I use a pretty generic US keyboard, which comes with the normal characters, two "Windows" keys, and a "Menu" key. This is clearly not enough to enter everything I might want to write.
Keyboard setup in the Linux console and in X are very different. Of course, the Linux console lacks the support X does for extended fonts anyway, so there's not much use in running in console mode if you want these extra characters.
In X, run
xev to find the keycode of a key. Hit the relevant key when the mouse is over the xev window and watch the console. For example, the "Menu" key on my keyboard (which is to the right of the spacebar: alt, windows, menu, ctrl) is keycode 116.
The commands listed below are
xmodmap commands. You can run them as
xmodmap -e 'command'. Put them in your
~/.xsession to make the settings persist.
You can use a "mode switch" key to assign more than two meanings to each of your keys. Right now, a key like "d" produces a "d" when pressed normally, and a "D" when pressed while holding shift. How about making it also usable for producing a "degree" symbol?
First, map some key to "Mode_switch", which works as a sort of extended "Shift" key. I used my right alt, keycode 113. Then map extra keys, following the pattern here:
keycode 113 = Mode_switch keysym d = d NoSymbol degree NoSymbol keysym e = e NoSymbol EuroSign NoSymbol keysym m = m NoSymbol emdash mu keysym n = n NoSymbol endash NoSymbol keycode 34 = bracketleft braceleft leftsinglequotemark leftdoublequotemark keycode 35 = bracketright braceright rightsinglequotemark rightdoublequotemark keysym space = space NoSymbol nobreakspace NoSymbol keysym minus = minus underscore 0x01002212 NoSymbol
For example, right alt + left bracket now produces a single left quote, while holding shift and hitting that produces a double left quote. Also noteworthy are the em and en dashes. (Adapted from an email from Markus Kuhn to the x18n mailing list.)
You can use a "compose" key to get extra characters while keeping your existing keyboard map. For example, I can type [Compose]["][u] and I get a u with an umlaut, if I were in the mood to type German. Setting up your compose key is simple: run
xmodmap to map a key to "Multi_key":
xmodmap -e 'keycode xx = Multi_key'
As with almost everything Japanese, Japanese input is more difficult.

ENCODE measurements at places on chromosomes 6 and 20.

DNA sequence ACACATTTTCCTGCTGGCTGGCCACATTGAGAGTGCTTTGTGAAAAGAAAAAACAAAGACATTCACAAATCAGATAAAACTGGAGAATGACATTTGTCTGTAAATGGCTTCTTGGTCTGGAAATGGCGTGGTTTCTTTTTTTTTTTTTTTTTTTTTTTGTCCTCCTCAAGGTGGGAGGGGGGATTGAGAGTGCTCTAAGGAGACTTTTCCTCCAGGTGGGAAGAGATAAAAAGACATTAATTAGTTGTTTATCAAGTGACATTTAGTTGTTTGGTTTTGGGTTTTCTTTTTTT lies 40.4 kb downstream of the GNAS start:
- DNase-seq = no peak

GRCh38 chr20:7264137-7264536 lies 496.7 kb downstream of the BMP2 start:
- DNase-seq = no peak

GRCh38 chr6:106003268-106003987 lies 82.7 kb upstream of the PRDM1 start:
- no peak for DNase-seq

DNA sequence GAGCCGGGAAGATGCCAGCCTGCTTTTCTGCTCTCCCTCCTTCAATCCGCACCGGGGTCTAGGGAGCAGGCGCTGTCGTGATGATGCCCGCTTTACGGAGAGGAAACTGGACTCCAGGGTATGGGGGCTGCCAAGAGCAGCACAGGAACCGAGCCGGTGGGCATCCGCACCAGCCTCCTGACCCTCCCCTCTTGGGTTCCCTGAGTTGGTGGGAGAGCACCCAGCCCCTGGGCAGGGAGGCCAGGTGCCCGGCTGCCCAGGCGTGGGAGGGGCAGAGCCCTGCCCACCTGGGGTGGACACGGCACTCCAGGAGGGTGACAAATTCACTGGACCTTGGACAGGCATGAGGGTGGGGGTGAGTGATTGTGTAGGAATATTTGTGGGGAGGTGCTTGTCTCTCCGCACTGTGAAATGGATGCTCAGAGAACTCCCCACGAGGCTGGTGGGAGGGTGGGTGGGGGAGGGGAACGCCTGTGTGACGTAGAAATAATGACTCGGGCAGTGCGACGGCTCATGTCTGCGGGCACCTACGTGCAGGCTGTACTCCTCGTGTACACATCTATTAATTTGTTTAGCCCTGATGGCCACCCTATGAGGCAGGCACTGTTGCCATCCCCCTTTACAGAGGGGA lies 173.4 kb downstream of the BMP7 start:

Japanese input boils down to a few separate layers:
- The backend (canna seems popular) takes strings of hiragana and tries to figure out which kanji you meant.
- The frontend (kinput2 is common when you're using X) interfaces your user interface with the backend (for example, by popping up a list of the candidate matches).
- Now, each program you run needs to know to interface with the input layer, and
kinput2is only for Japanese— Chinese has its own system (called
xcin). So instead there's an abstraction layer on top of
kinput2called XIM ("X Input Method") that's used in X. So finally, your actual program needs to work with XIM (which will allow it to simultaneously work with Chinese, etc.).
Once you've installed all of this software, you need some more configuration:
- Tell X to use kinput2 for with XIM. Into
~/.bashrc, or whatever sets up your environment:
Make sure you have Japanese locales set up. On Debian, use
You need at least
kinput2 must be run with an EUC-JP locale:
LANG=ja_JP.EUC-JP kinput2 &
And then run your program (mlterm is a good terminal) with a Japanese locale (I like UTF-8, myself):
LANG=ja_JP.UTF-8 someprogram &
Finally, hit shift-space to flip into Japanese and hit it again to exit. Type using romanji, then hit space to convert it to kanji (and space to cycle through the candidates), and hit enter when you've completed a word.
im-ja is a Japanese input module for GTK2 that uses canna directly. This circumvents the potential problems with kinput2 and XIM and would (in theory) integrate better. From my tests, it seems incomplete, but it's a good project to keep your eye on.Evan Martin, firstname.lastname@example.org